The Murdochs pass their parliamentary trial

By Felix Salmon
July 19, 2011
hearings today, was the lack of political theater and crocodile tears of remorse.

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The biggest surprise for me, at the Murdoch hearings today, was the lack of political theater and crocodile tears of remorse. I was expecting a ceremonial piling-on — a group of politicians all jumping at a very rare opportunity to tell Rupert exactly what they thought of him, with the billionaire mogul just sitting there and taking the insults, reiterating over and over again just how very sorry he was about everything that has happened.

But that’s not how it turned out at all. The politicians didn’t grandstand nearly as much as their US counterparts are wont to do, and instead asked substantive questions. The Murdochs, for their part, spent more time blustering and denying knowledge of key events at key times than they did apologizing.

The defining moment of the hearing, at least until Rupert Murdoch got pied, was when Jim Sheridan asked him a straight question — “Do you accept that ultimately you are responsible for this whole fiasco?” Rupert certainly gave a straight answer: “No.”

The message, repeated ad nauseam from both Rupert and James, was clear: they’re very important people running very large businesses, and they simply didn’t know what was going on far below them in the News Corp org chart.

I doubt anybody really believes it — not given Murdoch’s longstanding reputation for being a hands-on micromanager where his newspapers are concerned. But in its own way, the Murdochs’ decision to push back against MPs was a show of strength — a clear sign that they were going to fight rather than let this scandal bring them down. Their regular professions of ignorance even with regard to very important questions — whether News Corp is still paying Glen Mulcaire’s legal fees, for instance — were carefully pitched to come across as stonewalling rather than incompetence. James Murdoch, in particular, were quite impressive in his ability to answer questions at length, in borderline-incomprehensible language. As Dan Sabbagh says, he “had facts, information, and answers so long you couldn’t remember (or care) what the question was.”

So I’m with John Abell on this one: the hearing felt more like the end of the beginning rather than the beginning of the end.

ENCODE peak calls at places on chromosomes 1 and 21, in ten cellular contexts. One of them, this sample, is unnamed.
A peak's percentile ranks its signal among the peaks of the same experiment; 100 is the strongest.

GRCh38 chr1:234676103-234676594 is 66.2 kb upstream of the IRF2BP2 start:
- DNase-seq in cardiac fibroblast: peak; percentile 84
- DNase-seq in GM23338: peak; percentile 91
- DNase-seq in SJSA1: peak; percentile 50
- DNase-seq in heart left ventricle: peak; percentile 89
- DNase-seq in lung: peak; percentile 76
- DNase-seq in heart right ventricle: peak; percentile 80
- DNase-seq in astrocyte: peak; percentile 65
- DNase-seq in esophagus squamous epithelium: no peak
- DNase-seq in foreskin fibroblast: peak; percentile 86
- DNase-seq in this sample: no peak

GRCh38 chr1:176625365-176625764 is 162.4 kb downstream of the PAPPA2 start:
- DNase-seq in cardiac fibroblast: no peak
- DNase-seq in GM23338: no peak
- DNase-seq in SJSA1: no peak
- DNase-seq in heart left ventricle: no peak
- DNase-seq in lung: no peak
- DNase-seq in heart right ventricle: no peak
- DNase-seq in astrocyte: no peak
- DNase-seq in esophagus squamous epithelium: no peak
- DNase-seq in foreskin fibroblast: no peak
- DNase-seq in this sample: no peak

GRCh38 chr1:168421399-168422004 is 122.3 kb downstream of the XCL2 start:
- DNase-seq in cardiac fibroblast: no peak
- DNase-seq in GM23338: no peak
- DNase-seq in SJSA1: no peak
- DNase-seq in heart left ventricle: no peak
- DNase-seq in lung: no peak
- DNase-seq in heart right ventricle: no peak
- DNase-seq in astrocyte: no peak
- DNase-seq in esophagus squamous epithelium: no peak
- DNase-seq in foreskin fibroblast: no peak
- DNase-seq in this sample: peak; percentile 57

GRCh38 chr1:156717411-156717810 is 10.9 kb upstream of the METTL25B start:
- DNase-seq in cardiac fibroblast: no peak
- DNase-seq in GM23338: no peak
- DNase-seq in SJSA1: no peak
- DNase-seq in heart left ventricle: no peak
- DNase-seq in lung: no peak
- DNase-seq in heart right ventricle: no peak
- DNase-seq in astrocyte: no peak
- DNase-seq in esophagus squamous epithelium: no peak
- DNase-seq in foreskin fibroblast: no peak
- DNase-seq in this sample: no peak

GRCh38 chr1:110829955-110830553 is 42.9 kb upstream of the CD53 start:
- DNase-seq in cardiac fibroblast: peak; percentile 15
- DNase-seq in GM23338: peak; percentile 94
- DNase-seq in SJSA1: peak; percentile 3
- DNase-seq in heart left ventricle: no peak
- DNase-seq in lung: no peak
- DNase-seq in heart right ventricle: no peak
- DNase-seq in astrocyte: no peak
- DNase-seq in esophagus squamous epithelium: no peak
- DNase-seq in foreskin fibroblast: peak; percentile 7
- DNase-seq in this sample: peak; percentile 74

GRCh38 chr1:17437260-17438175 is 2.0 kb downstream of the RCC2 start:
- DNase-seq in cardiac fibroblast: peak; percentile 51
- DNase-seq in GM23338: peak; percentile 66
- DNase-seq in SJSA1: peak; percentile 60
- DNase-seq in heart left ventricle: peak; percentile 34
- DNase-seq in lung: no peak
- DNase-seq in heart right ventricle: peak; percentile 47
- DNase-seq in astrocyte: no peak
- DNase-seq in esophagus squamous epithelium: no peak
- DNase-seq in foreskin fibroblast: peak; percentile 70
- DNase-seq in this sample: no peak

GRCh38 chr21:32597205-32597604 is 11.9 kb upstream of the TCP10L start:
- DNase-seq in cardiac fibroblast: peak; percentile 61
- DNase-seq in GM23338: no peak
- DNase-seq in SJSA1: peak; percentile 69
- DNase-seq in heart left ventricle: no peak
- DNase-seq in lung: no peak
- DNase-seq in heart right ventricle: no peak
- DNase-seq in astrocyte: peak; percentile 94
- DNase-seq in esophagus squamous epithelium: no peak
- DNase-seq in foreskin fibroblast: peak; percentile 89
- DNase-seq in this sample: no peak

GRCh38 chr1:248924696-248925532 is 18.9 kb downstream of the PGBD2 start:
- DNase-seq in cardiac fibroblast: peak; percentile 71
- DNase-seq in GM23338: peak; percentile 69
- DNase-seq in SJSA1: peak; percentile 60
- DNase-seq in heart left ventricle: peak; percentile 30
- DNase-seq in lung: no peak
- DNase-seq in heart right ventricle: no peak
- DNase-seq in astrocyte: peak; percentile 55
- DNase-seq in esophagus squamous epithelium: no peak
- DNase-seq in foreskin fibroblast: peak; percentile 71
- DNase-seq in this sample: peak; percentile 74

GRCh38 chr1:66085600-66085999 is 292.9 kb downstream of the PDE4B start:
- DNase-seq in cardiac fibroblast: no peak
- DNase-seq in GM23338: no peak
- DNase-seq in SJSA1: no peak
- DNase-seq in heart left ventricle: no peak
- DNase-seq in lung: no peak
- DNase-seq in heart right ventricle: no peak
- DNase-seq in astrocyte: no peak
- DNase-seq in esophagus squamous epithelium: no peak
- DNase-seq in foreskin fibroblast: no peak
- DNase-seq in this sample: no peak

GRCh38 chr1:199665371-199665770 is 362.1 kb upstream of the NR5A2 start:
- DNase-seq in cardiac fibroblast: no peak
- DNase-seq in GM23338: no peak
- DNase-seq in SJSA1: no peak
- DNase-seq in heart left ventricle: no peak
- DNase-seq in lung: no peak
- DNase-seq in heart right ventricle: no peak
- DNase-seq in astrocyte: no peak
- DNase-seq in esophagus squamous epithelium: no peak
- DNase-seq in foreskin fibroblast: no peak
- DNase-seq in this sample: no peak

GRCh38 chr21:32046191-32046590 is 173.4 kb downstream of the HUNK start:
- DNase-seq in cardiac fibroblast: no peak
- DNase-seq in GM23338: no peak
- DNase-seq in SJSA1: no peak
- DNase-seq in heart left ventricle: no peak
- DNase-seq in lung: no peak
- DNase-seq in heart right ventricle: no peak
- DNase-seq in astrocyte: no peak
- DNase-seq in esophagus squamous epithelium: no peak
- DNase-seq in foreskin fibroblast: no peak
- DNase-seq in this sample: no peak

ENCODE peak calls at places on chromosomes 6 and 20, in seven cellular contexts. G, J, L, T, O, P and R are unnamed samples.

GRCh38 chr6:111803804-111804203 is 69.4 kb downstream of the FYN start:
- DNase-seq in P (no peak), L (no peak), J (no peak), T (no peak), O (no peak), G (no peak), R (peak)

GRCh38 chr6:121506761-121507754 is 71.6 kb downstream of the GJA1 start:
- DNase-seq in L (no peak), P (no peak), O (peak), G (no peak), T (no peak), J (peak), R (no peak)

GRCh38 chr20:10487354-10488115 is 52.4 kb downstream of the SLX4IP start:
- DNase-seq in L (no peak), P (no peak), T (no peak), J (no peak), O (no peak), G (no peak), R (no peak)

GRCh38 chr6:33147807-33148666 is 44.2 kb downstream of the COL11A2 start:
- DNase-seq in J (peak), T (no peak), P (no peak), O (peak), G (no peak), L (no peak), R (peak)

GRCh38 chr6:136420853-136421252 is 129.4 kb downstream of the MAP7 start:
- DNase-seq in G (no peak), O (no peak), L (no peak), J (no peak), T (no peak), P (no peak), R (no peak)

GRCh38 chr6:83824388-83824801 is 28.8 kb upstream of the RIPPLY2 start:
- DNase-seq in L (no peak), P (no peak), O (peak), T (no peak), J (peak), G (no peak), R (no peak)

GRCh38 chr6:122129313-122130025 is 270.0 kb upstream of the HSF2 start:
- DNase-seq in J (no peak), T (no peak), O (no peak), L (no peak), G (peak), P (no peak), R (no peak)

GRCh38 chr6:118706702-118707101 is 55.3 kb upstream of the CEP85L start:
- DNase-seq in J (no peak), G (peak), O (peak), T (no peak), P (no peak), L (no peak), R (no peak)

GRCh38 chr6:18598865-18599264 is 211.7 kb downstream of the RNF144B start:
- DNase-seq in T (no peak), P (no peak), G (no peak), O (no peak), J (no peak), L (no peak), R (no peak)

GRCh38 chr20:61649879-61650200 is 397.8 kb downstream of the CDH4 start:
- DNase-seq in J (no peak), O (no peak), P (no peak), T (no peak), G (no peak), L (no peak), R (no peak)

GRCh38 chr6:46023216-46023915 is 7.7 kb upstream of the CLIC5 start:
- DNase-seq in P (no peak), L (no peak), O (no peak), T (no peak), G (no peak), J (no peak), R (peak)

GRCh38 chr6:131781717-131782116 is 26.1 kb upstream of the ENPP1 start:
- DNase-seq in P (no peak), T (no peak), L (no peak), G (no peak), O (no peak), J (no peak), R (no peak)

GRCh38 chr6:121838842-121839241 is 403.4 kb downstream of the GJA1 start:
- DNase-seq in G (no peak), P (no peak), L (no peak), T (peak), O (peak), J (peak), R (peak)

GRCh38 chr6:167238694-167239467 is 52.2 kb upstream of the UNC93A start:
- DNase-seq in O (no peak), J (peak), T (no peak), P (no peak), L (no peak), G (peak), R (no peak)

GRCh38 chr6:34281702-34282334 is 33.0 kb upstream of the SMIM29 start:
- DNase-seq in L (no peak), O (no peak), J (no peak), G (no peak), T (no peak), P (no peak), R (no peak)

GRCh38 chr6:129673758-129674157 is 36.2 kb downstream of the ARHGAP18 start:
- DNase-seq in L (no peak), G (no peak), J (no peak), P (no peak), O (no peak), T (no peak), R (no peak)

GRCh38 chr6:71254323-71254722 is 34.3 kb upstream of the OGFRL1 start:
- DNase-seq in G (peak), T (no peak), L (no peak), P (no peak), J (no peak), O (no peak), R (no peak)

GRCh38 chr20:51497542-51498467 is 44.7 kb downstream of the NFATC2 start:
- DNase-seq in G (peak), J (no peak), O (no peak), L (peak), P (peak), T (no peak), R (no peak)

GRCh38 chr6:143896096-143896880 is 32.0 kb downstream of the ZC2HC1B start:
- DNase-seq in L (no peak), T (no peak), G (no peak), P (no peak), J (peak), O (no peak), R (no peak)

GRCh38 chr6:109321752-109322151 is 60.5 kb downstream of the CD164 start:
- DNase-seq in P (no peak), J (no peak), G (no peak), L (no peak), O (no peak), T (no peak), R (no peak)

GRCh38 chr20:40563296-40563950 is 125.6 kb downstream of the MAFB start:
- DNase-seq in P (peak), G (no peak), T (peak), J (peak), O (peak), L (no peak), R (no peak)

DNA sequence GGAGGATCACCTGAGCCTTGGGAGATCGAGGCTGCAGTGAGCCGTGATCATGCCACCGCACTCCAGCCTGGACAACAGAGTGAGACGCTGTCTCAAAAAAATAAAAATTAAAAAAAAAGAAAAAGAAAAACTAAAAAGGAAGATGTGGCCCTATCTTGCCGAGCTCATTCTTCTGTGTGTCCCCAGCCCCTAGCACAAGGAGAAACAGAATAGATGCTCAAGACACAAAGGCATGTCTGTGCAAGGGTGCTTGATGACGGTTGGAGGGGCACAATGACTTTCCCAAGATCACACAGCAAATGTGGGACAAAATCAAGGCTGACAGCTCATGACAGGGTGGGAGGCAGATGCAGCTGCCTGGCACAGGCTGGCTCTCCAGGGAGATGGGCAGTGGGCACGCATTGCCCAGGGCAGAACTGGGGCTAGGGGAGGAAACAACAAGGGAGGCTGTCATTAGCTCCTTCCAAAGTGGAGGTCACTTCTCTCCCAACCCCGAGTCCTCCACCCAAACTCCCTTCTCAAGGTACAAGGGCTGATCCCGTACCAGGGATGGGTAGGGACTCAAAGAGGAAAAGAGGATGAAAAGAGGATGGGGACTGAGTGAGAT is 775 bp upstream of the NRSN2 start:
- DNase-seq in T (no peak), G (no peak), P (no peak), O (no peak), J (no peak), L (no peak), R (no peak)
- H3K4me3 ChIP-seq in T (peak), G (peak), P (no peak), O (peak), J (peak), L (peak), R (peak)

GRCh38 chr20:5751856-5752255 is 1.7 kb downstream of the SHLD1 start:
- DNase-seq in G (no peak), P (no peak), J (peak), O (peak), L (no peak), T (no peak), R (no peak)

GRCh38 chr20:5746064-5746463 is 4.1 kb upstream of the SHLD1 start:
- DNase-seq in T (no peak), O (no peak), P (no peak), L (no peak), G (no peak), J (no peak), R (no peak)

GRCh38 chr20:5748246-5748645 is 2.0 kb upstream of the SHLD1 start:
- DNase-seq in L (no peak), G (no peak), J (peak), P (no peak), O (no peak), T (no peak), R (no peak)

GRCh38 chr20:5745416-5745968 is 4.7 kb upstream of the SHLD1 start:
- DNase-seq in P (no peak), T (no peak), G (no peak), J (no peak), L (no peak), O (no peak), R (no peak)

But the Murdochs are by no means out of the wood. For one thing, Rupert Murdoch promised that if he were legally allowed to, he would stop paying Glen Mulcaire’s legal fees. That’s big: Mulcaire has been hiding behind a very expensive wall of lawyers for over four years now, and if that wall is taken away from him, he might well have no choice but to tell all. And more generally, the current police investigation into News International is quite likely to reveal an endemic culture of illegality at the News of the World, if not at other News International papers. Beyond that, there’s the very real possibility that US authorities might find evidence of illegal activity on this side of the pond; that would set off a whole new news circus, complete with calls that Murdoch sell off all his news properties.

Tonight, the Murdochs have survived the battle — won it, even, if you take Wendi Murdoch into account. She was the real breakout star of the day. They stood their ground and admitted nothing; given how badly the hearings could have gone, that counts as a win. If you take their answers at face value, neither of them is remotely qualified to run a large organization. But no one is taking their answers at face value. And as a result Rupert Murdoch is likely to continue to run News Corp for at least until the results of the UK police investigation are made public.

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Comments
3 comments so far

They stood their ground and admitted nothing;”

Isn’t that what they have been doing for a few years? And isn’t that what has led them to where they are today?

If it was a win for Murdoch, it would be the beginning of the end (like say the start of the 4th quarter), because that’s a lot later in the whole process than the end of the beginning (end of the first quarter).

Posted by KenG_CA | Report as abusive

Felix, as you noted, it seems like the US politicians like to grandstand and present more of an adversarial confrontation with witnesses. I was watching the Yates appearance, both pre and post his resignation and there were several moments of laughter and trading of jokes back and forth.

Even Watson and Mensch, while very pointed with their questions (and sometimes having to repeat them b/c of James Murdoch’s sometimes incomprehensible ramblings) still comported themselves.

I wonder, could it perhaps be because the committee had to formally “invite” rather than compel the Murdoch’s to appear as witnesses? Or is it simply a difference in culture?

I thought the tone of the interview with Brooks was much more adversarial though understandable given her more precarious legal position.

Kudos to Watson and Mensch for some very sharp questions.

Posted by GregHao | Report as abusive

“I wonder, could it perhaps be because the committee had to formally “invite” rather than compel the Murdoch’s to appear as witnesses? Or is it simply a difference in culture?”

It’s a cultural thing. British politicians do most of their granstanding during Prime Minister’s Questions, which is televised, rather than committee hearings, which generally aren’t. Also, parliamentary committees are basically powerless, so grandstanding in the US style would come off as rather silly. That isn’t to say MPs don’t play silly games and ask stupid questions (some of the financial crisis hearings were really bad), but they don’t usually monologue just because they like the sound of their own voice in the way Senators do.

Posted by GingerYellow | Report as abusive
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